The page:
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Sunday Worship at St. Dunstan's: August 2, 2020

Posted 12:52 PM by
The Reverend Patricia Phaneuf Alexander
Proper 13 (A) ~ 2 August 2020
St. Dunstan’s, Bethesda
Genesis 32:22-31
Psalm 145:8-9, 15-22
Matthew 14:13-21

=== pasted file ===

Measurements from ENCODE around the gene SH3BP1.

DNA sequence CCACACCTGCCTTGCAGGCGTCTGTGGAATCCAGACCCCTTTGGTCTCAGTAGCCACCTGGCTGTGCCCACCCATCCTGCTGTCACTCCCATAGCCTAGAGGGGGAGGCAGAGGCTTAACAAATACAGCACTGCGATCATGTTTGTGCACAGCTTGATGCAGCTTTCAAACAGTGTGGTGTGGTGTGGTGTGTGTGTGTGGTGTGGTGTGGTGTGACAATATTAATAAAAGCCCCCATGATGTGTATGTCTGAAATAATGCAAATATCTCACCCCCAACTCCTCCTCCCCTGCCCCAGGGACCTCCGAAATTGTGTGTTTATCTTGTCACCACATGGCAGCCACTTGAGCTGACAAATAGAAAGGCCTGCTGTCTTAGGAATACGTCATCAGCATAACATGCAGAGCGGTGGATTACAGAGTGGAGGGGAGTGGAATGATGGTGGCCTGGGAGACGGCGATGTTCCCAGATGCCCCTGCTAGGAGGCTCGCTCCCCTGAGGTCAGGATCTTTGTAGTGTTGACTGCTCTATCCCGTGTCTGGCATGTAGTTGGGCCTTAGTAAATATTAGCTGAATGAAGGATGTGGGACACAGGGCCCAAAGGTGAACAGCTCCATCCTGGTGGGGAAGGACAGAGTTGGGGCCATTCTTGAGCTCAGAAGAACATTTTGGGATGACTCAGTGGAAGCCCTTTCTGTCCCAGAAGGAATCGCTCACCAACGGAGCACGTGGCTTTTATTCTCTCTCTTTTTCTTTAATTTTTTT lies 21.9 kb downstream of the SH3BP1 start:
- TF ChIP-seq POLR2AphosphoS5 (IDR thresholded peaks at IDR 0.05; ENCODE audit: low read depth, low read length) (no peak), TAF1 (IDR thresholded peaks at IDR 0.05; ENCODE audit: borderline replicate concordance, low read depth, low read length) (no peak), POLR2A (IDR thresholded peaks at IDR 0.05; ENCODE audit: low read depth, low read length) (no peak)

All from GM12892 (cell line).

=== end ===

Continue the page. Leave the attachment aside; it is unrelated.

Let us pray: As we gather at your table, as we listen to your word, help us know, O God, your presence; let our hearts and minds be stirred. Nourish us with sacred story till we claim it as our own; teach us through this holy banquet how to make Love's victory known, Amen. This past week I was invited to take part in a meeting with some of the folks at the Diocese who are working to create a new School for Christian Faith and Leadership. It won’t be a traditional “brick-and mortar” school, but rather it will be a curated menu of offerings to help each of us progress along our path of discipleship. This is a really exciting project, and I was delighted to participate in this conversation about what it means to walk with Jesus in 2020. While those of us on the Zoom call each brought a unique perspective to the discussion, we all agreed on one thing right away: The “path of discipleship,” the journey into a deeper relationship with God, is not linear. It is not a straight trajectory from Point A to Point B to Point C. Imagine how boring life would be if it were! Instead, it seems that there are seasons to the spiritual life – times when we feel particularly close to God, when we sense God’s nearness, palpably, and times when God feels very far away or even altogether absent. I have heard from a number of you who have experienced some of this waxing and waning during this pandemic, having had moments in which God has seemed as near as your next breath, and others when you’ve wondered if God was there at all. I’m right there with you, in the feast and the famine: I’ve had times of abundance and times of scarcity, times of great joy and times of deep sorrow, times of faith and times of doubt. (For whatever it’s worth, I haven’t found that there is a predictable rhythm to these fluctuations, so I’ve learned to strap on my seatbelt and just go along for the ride.) 2 In the tradition of Ignatian spirituality, the poles between which we navigate on this journey are known as consolation, or closeness to God, and desolation, feeling more estranged from God. Movement along this continuum may not be predictable, but it should be expected. It is part and parcel of the spiritual life. If we look at the whole arc of the Gospels, we’ll see that even Jesus Himself experiences periods of consolation and desolation. One moment He is baptized, with the Spirit of God descending on Him like a dove and the voice of His Father proclaiming “You are My Son, the Beloved” – and the next He is driven into the desert to be tempted by the devil. One day He enters Jerusalem to a chorus of “Hosanna in the highest” – and just a few short days later the same crowd shouts “Crucify him!” Consolation – desolation. If you’ve been following along with Matthew’s Gospel this summer, you know that for the past several weeks Jesus has been on a triumphant tour of the area around the Galilee, healing and preaching and teaching. Huge crowds have started following Him, and it might seem as though He is at the height of His career. And yet: What the Sunday lectionary unfortunately doesn’t tell us is that between last week’s reading (those short parables about the Kingdom of God) and today’s story about the loaves and the fishes, Jesus has gone through what we might call a wilderness period, a real time of desolation. First, He returns to His hometown, to Nazareth, to the place where He grew up and where “everybody knows His Name” (to quote the old “Cheers” theme song), only to be rejected. The people there “take offense at Him,” and Matthew tells us that Jesus does not do “many deeds of power there, because of their unbelief” (Matt. 13:58). And as if that weren’t enough: Soon after, Jesus’s beloved cousin, John, the one who baptized Him and prepared the way for His earthly ministry, is arrested and executed for standing up to King Herod. John challenges the morality of the Roman ruler, and his head winds up on a platter. As former President Obama reminded us this week, that’s what tends to happen to those who “stand up to the powers and principalities” and say “No, this isn’t right.”1 Dr. King was assassinated; Congressman Lewis was beaten within an inch of his life. In this world it’s dangerous to be a prophet. And so, after hearing this gruesome news, Jesus “withdr[aws] in a boat to a deserted place by himself.” This is where this morning’s Gospel picks up. We can 1 https://www.theatlantic.com/politics/archive/2020/07/read-barack-obamas-eulogy-for-john-lewis-fulltext/614761/ 3 imagine that Jesus is heartbroken, deep in grief over John’s death, and He wants nothing more than to retreat from the world and spend time alone in prayer. We probably also can empathize: When the sorrow around us gets to be too much, we, too, may long to pull back, hunker down, and shield ourselves from pain. It’s an adaptive – and protective –human response. But Jesus does not stay in that place of despair and desolation for long. Very soon, Matthew tells us, the needs of the world crowd in on Him again. We know what happens next; this is perhaps one of the most familiar stories in all of Christian Scripture. In fact, it is the only miracle story of Jesus recorded in all four Gospels; I’ll say more about that in a moment. A throng of people follows Jesus to His deserted place, and Matthew says that He has compassion on them. Compassion literally means, “to suffer with,” and Jesus is suffering, right alongside them; He understands something of their pain. Then, as night falls, the disciples come to Him complaining that they have nothing to feed the crowds. Resources are in short supply. Rations are scarce. They ask Jesus to send the people away, so that they may go and buy food for themselves. That seems reasonable enough. And yet, there in the midst of desolation, staring scarcity in the face, Jesus tells them, “You give them something to eat.” You give them something to eat! Dig down within yourselves, within your resources, and see what you can come up with. And God will do the rest. Wait and see. We know what happens next. First, Jesus commands the crowds to sit down on the grass. (We might ask ourselves: Why is this detail important?) Then Jesus takes the five loaves and the two fish, looks up to heaven, blesses and breaks the loaves, and gives them to the disciples, who feed the crowds. And Matthew tells us that everyone eats and is filled – or, as the Greek renders it, is satisfied. Their needs and desires are fulfilled. They want for nothing. And to top it all off, there are leftovers! Twelve baskets full. There is more than enough. Disaster has turned to opportunity. New life springs from desolation. As you might imagine, much theological ink has been spilt trying to “explain” this miracle story. Some say, for example, that Jesus guilts folks into coughing up the scraps of bread and morsels of fish they have been hoarding for themselves. (Think about those signs in the grocery store reminding us to take only one package of toilet paper so that there is enough for everyone…) Maybe that is how it happens. But if we focus too much on the mechanics of the miracle, we risk missing out on the fact of it. 4 Again, this story of the feeding of the multitude appears in all four Gospels – a rare occurrence, in and of itself! – which suggests that there is something so profound, so essential, about this account that each Gospel writer chooses to include it in his own version of The Good News. This also gives the story greater credibility. But whether we choose to believe that Jesus miraculously multiplies the resources or not, the bottom line is that something astonishing takes place. If nothing else, the disciples’ worldview has been exploded. Their horizons have been expanded. Their vision has been enlarged. Even when confronted with overwhelming need, the disciples are given what they need to care for others in God’s Name. And so, I would argue, is Jesus. Called back from His retreat to come face-to-face with the hunger around Him, Jesus’s own sense of desolation is transformed. Scarcity yields to abundance. Sorrow gives way to joy. And what happens to Jesus can happen to us. I don’t think it’s at all accidental that in shaping his Gospel Matthew chooses to juxtapose the death of John the Baptist at the hand of Herod on the throne in Jerusalem with the feeding of a crowd on a hillside in Galilee. On the one hand, the King who has all the riches and authority of the Empire at his disposal uses those vast resources to silence his opposition. Fear and paranoia lead – inevitably, perhaps – to death and destruction. Herod sees no alternative than to enact violence to preserve his power. In God’s Kingdom, on the other hand, yes, of course, there are moments of fear and desolation and lack, but they are overcome ultimately by God’s promise of provision, of consolation. As the Psalmist says, “Weeping may linger for the night, but joy comes with the morning” (Ps. 30:5). The spiritual author Palmer Parker writes about the loaves and fishes in his wonderful little book, The Active Life. He says: In a universe of scarcity, only people who know the arts of competing, even of making war, will be able to survive. But in a universe of abundance, acts of generosity and community become not only possible, but fruitful as well.2 2 Parker J. Palmer, The Active Life: Wisdom for Work, Creativity, and Caring (San Francisco: HarperSanFrancisco, 1990), pp. 125-6. 5 Where do we prefer to reside: In a universe of scarcity, or in a universe of abundance? There is no question but that we are living right now in a time characterized by lack, by scarcity, by desolation. We are acutely aware of the loss of life, as well as of the loss of the way of life to which we had become accustomed. We sing of gathering at Christ’s Table and we hear about Jesus taking-blessing-breaking-and giving the bread, yet we cannot partake of the bread and wine of Communion, the Body and Blood of Christ. The irony is not lost on us. And yet we the Church keep showing up, week in and week out, bringing to God our “sacrifice of praise and thanksgiving,” to borrow language from our Eucharistic prayer, and Jesus assures us that that counts for something. In this time of desolation, in this deserted place, how might God be calling you and me to come face-to-face with the need around us? What might God be doing – even now - with our meager offerings? In the Name of the God of abundance, Amen.